Like Missouri, the other option in Delaware is to sell
tax credits, she said.
“There are brokerages that will do a deal and make
an arrangement with a company that owes Delaware
income taxes to buy your tax credit,” she explained.
“They won’t buy them dollar for dollar, but for a discount. For someone who is elderly and doesn’t have a
lot of income tax liability, and is living on social security but has used some of their savings to make required
repairs to their historic home, this is a feature that is
a good thing for them. I have a lady now who doesn’t
owe anything in state income taxes. She has a credit
and she can benefit by getting some income that might
be helpful to restore savings she had to use to make
In New Mexico, historic tax credit manager Harvey
Kaplan said his program for “registered cultural properties” has been around since 1984 and was the first of
its kind in the country.
“It yields — for projects that are approved in advance
— tax credits of 50 percent of eligible expenses against
New Mexico state income taxes of a maximum generally of $50,000 — which results in a credit of $25, 000.
“If the property is in a state-approved arts and cultural district, the caps are doubled. If people don’t use
the credit to wipe out their tax debt for the tax year of
the project completion, they can spread it out over an
additional four years.” Kaplan explained.
He said the program has been used for hundreds of
properties and “we get applications for everything
from $500 to $1,000 stuff all the way up to million-dollar projects. The limits could be higher, but it’s
better than getting poked in the eye with a stick. And
we do get a lot of middle-income homeowners who
benefit from this.”
Many residents in the small town of Las Vegas, N.M.,
have used the program because of all the community’s historic homes, some of which are adobe dwellings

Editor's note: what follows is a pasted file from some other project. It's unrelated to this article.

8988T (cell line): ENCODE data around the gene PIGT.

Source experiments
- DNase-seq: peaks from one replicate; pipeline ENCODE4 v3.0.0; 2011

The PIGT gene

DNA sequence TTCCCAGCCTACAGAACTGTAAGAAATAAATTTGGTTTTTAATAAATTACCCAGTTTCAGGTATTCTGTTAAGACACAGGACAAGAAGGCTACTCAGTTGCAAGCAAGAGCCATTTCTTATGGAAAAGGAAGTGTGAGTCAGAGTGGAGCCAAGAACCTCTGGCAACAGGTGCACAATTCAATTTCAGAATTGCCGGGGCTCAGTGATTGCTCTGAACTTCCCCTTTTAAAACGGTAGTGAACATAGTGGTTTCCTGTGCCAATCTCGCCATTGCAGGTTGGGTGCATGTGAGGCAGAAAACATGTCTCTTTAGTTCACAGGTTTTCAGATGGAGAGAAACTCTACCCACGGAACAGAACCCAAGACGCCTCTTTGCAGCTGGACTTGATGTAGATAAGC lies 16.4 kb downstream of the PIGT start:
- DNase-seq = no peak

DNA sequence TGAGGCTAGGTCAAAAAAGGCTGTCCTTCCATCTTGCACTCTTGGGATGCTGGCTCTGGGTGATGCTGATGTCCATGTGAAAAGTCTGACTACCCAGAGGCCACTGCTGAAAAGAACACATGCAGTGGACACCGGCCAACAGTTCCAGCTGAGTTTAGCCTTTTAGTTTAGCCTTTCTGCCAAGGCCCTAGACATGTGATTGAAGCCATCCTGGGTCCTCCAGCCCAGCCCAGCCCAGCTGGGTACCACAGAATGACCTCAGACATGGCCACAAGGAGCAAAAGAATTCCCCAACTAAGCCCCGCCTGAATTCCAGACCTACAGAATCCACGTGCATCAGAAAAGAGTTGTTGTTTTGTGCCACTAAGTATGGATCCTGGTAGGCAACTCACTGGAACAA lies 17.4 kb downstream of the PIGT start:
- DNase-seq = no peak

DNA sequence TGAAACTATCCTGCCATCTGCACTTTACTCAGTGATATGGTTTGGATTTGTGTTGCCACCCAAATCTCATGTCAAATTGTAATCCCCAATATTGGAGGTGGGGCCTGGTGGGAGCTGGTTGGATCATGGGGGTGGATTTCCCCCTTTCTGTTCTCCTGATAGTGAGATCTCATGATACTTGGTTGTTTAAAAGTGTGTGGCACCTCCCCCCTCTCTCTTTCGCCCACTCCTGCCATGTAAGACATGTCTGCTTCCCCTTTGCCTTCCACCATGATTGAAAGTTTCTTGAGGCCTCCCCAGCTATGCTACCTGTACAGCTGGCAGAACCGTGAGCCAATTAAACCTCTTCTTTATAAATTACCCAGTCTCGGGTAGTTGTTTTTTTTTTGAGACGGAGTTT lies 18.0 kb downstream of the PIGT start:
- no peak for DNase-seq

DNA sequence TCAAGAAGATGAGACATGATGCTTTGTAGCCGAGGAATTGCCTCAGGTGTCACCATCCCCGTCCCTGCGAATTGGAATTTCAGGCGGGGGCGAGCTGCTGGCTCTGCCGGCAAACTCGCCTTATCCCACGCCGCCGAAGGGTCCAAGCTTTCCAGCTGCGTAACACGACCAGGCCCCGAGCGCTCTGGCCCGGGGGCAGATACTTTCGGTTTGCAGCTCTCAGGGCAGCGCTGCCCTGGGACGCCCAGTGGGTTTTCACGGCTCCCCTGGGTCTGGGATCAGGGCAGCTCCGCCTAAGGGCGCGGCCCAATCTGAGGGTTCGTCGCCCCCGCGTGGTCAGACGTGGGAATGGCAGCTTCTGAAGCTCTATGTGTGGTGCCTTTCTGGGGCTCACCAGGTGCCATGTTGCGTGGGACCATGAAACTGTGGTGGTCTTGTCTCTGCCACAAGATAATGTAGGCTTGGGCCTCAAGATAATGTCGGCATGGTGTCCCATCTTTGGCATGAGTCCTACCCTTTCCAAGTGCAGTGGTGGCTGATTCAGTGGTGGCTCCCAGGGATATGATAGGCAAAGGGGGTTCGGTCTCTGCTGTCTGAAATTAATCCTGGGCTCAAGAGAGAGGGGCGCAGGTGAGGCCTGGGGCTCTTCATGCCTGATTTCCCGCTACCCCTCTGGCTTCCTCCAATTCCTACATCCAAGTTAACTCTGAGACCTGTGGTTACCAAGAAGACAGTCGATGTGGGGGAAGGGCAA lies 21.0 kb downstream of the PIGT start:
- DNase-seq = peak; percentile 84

that date back to the middle of the 1800s. The town,
which is on the Santa Fe Trail, has a population of
around 15,000. It has eight historic districts and more
than 800 properties listed on the National Register of
Kaplan said movie and television production compa-
nies often use the town for shoots. He estimated that
some “fixer-uppers” in Las Vegas could be purchased for less
“I’d love to live there, but it’d be an hour commute to my
work in Santa Fe,” he quipped.
The tax credit program also has been popular in the Huning Highlands neighborhood, which is on a rise above
“It’s been in use for about 20 years there and a lot of middle-class people have bought older homes and fixed them
up using tax credits,” Kaplan said. “We have two in that
neighborhood now. It’s made a difference in a lot of places.”
Unfortunately, New Mexico does not allow the tax credits
to be sold or transferred — as in Missouri and Delaware
— which limits the program.
“That’s kind of a shame and people are pushing for the
change, so we’ll see,” he said. “But still, a lot of neighborhoods and homeowners have benefited from this program,
A lot of middle-class people
have bought older homes and
fixed them up using tax credits.
A restored historic home in Las Vegas, N.M.
Photo by Amanda Quintana-Bowles